If you’ve played MGS2 before, you’ll be well aware that Solid Snake is but a supportive side character in this sequel. The true protagonist is Raiden: a thin, blonde lad who pirouettes around Big Shell. He takes orders from people more seriously than him, and he’s never told enough to rebel. He’s also a big BIG fan of the mythical Solid Snake, just like the player. This subversion is one of countless others throughout the game. There are dozens of quality pieces written about MGS2’s post-modernism, and they’re all worth a read.123
Lately, there’s been a trend towards hyper-ironic, self-aware media. Think the Deadpool movies, South Park, and Family Guy. These are examples of media that knows it’s media. And instead of using the opportunity to lampshade the old and push the new, these pieces of media choose to poke fun at their very existence. The South Park: The Fractured But Whole (2017) is a game that is steeped in jokes about video game tropes and grand narratives. Loading screens jokes about how the game doesn’t have a “jump” button and enemies in-game lampshade uses of decision trees. While South Park: TFBH is still a great game, it’s a shame it only mocks. Real post-post-modernism has one key element that’s rarely observed by its post-modern parents.
The TV show Community (2009-2015) is the perfect microcosm of post-modern storytelling. While Community doesn’t shy away from poking fun at common TV tropes, it doesn’t surrender to them. Characters share empathetic, personal moments with one another. This is a stark contrast with many Family Guy (1999-) episodes, which laugh away any semblance of interpersonal connection between characters for the sake of a self-referential joke. So, I’d argue the obvious path forward isn’t to continue to mock and lampshade common tropes in games, but to use the trope as a jumping-off point for empathetic storytelling. Acknowledge tropes but don’t dwell on them. Move past to find newer avenues of storytelling and gameplay.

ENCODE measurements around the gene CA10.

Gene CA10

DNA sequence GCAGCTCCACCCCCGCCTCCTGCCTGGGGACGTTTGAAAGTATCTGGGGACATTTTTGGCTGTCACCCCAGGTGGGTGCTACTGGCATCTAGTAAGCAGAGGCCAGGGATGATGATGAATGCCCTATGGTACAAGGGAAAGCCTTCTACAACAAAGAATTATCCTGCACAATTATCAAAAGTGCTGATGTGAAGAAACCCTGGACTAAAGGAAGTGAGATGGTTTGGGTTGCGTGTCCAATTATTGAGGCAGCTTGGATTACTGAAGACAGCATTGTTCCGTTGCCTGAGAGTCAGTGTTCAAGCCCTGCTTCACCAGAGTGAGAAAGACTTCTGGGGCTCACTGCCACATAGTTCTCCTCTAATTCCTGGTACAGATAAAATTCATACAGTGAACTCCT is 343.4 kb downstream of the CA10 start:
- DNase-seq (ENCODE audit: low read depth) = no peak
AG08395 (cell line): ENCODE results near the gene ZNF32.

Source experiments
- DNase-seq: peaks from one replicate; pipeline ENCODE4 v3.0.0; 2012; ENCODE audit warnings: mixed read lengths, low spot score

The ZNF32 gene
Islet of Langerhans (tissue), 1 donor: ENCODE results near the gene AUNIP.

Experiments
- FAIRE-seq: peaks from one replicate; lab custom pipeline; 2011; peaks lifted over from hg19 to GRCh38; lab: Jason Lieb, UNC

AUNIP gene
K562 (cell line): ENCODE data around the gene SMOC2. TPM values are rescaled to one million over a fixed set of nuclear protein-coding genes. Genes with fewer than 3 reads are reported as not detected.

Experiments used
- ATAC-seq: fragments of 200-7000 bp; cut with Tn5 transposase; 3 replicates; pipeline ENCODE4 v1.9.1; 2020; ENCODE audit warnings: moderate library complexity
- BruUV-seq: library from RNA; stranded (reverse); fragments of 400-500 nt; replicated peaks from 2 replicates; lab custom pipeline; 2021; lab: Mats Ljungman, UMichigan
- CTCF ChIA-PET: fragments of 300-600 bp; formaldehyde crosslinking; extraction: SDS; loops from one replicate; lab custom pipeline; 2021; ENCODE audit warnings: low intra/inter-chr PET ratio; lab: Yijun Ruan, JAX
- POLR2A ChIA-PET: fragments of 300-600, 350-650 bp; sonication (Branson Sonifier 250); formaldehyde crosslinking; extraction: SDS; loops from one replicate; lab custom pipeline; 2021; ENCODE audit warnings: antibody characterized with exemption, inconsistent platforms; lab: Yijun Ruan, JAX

Gameplay can also be post-modern! All it takes is for common conventions to be adopted followed by one or two renegades who publish tweaks to the formula. Spec Ops: The Line (2012) is a serviceable shooter which stars a soldier who’s racked with guilt and PTSD from fighting all the damn time. This comes to a head when you’re forced to fire white phosphorus onto civilian targets. The same gameplay was showcased in Call of Duty 4: Modern Warfare (2007) with a drastically different context and resolution. In 2007, you were praised! In 2012, you realize you’ve become the very monster you’ve been fighting. More subtly, these games took to moving past tropes in their respective genres. Games such as:
- Dragon Quest XI (2017)
- You can tell the designers were aware that their series is the template for many other JRPGs. They use this to tell highly personal and subversive stories instead of poking fun at the genre’s many many tropes.
- The Legend Of Zelda: Breath of the Wild (2017)
- While the game rarely pokes fun at itself, it’s apparent the designers of BotW were well aware of the tropes and tribulations of open-world games. One common trope is climbing towers to reveal your map, often while populating it with busywork. BotW keeps the towers but ditches the map markers. The player gets to decide where to go and what to see, not the quest designers. That’s neat stuff!
The future of the medium is going to be dictated by new and impressive (and profitable) games that try different things with their gameplay and narrative. In another ten years, this article will be out-dated and I’ll be forced to add a preface saying as much.
“Tv’s “real” agenda is to be “liked,” because if you like what you’re seeing, you’ll stay tuned. tv is completely unabashed about this; it’s its sole raison.” —David Foster Wallace
Thanks for bearing with me through this pretentious romp. I’ve had post-modernism on the mind since I played MGS2, so it’s highly cathartic to vent outwardly like this. MGT will return to less-pretentious topics soon!